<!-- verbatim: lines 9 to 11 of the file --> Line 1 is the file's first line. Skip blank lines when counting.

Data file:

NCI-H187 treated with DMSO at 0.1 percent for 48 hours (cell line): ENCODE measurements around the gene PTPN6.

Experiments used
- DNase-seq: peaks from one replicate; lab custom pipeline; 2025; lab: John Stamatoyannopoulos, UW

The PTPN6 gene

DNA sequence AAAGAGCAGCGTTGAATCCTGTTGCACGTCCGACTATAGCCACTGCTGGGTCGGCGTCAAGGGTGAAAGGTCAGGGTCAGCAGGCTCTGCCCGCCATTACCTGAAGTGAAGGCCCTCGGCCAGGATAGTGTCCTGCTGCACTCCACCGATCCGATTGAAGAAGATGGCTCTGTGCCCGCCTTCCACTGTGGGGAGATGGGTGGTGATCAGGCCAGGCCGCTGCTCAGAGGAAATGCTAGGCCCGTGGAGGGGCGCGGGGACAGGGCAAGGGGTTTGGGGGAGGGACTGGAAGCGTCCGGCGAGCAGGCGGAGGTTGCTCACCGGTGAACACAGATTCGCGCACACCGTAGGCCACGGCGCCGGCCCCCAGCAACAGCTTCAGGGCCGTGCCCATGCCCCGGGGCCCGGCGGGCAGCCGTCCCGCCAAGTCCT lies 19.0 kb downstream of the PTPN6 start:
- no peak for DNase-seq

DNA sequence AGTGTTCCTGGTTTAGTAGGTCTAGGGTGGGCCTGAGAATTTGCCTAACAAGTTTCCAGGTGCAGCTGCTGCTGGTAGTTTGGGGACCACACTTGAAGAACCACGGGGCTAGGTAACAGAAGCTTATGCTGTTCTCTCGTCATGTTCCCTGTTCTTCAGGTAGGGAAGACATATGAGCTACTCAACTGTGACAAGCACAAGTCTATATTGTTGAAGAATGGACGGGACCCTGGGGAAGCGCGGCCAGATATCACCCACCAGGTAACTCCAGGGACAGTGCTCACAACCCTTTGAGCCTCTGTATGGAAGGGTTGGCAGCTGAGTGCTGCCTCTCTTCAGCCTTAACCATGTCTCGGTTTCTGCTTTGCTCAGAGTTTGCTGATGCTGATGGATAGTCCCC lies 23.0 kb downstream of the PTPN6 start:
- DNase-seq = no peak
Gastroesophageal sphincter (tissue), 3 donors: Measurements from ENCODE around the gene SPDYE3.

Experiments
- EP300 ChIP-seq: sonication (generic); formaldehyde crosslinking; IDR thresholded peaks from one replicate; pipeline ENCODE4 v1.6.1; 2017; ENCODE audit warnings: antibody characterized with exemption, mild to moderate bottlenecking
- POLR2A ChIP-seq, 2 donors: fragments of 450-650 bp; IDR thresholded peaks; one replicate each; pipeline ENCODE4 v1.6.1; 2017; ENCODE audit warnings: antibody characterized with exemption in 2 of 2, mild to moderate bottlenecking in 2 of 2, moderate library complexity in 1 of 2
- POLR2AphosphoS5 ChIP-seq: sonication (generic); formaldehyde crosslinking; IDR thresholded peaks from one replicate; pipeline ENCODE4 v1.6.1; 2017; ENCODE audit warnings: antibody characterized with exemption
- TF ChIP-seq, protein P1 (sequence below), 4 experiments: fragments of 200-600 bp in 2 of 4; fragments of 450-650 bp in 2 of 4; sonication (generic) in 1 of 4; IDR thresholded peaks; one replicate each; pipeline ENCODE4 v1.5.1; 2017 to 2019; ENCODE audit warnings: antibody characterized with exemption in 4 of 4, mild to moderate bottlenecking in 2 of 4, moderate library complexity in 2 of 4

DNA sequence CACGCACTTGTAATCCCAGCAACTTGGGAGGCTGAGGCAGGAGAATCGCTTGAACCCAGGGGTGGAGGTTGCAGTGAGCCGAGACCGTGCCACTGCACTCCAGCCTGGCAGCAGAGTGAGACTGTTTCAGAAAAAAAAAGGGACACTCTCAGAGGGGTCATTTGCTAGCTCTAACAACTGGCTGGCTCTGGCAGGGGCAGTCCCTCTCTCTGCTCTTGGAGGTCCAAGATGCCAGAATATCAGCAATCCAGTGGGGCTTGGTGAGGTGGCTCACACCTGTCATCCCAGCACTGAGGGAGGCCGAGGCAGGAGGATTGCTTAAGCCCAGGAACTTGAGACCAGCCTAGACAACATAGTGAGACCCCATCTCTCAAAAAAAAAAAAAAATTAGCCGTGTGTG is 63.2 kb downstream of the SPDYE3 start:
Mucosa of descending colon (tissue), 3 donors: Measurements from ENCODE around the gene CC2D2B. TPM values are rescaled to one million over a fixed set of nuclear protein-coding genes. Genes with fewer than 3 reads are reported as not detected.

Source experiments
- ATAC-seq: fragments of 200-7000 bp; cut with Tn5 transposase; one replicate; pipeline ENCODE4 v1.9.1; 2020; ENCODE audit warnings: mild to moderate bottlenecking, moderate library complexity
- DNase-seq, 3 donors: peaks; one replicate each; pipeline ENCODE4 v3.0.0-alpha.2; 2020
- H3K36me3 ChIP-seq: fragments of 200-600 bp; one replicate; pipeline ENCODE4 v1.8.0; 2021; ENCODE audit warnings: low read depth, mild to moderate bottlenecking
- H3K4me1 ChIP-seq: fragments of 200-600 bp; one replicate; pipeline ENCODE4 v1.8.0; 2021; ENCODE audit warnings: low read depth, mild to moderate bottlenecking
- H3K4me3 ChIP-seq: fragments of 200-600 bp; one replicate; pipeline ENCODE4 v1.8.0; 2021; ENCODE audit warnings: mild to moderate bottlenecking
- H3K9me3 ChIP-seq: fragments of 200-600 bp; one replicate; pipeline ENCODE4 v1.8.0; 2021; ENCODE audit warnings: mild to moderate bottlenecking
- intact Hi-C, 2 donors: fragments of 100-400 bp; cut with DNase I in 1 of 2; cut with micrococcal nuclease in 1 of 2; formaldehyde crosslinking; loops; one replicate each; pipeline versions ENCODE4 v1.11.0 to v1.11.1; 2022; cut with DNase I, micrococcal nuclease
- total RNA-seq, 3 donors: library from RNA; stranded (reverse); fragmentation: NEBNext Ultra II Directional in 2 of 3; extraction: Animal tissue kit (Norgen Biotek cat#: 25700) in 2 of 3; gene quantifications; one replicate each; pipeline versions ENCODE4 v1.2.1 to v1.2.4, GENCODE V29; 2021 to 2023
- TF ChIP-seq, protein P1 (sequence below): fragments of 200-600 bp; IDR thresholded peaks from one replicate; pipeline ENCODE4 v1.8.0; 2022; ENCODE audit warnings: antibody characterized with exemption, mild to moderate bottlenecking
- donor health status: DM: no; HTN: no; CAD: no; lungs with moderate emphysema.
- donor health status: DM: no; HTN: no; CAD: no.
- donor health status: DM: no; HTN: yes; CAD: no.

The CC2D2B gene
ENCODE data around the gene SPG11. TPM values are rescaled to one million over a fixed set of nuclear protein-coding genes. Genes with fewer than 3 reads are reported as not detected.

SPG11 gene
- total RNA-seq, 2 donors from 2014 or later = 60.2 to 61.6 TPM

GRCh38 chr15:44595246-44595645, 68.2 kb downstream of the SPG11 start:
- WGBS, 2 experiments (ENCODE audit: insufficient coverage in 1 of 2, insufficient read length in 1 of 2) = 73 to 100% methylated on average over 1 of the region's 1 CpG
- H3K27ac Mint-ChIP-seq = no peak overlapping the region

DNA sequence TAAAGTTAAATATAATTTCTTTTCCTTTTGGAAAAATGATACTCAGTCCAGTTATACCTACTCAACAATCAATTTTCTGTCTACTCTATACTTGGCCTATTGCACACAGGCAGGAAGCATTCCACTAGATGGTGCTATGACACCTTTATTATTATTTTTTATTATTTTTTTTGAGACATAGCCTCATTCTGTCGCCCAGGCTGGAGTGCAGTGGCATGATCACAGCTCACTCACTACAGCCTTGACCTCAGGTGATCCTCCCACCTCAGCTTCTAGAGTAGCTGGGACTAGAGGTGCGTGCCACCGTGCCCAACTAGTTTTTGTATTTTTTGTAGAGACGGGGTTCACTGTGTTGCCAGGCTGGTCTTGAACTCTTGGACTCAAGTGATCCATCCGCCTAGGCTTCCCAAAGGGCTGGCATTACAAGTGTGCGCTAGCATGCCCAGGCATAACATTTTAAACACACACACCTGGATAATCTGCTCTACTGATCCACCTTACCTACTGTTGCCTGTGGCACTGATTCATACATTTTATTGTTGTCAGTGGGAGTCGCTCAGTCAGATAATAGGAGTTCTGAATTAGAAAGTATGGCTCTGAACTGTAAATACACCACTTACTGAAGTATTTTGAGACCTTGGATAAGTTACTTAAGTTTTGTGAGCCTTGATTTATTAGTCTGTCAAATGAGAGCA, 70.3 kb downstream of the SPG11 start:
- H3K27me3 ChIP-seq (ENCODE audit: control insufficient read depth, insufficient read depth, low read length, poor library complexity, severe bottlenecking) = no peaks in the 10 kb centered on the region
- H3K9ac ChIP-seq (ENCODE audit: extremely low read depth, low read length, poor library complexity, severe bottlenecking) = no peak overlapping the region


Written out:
Gastroesophageal sphincter (tissue), 3 donors: Measurements from ENCODE around the gene SPDYE3.

Experiments
- EP300 ChIP-seq: sonication (generic); formaldehyde crosslinking; IDR thresholded peaks from one replicate; pipeline ENCODE4 v1.6.1; 2017; ENCODE audit warnings: antibody characterized with exemption, mild to moderate bottlenecking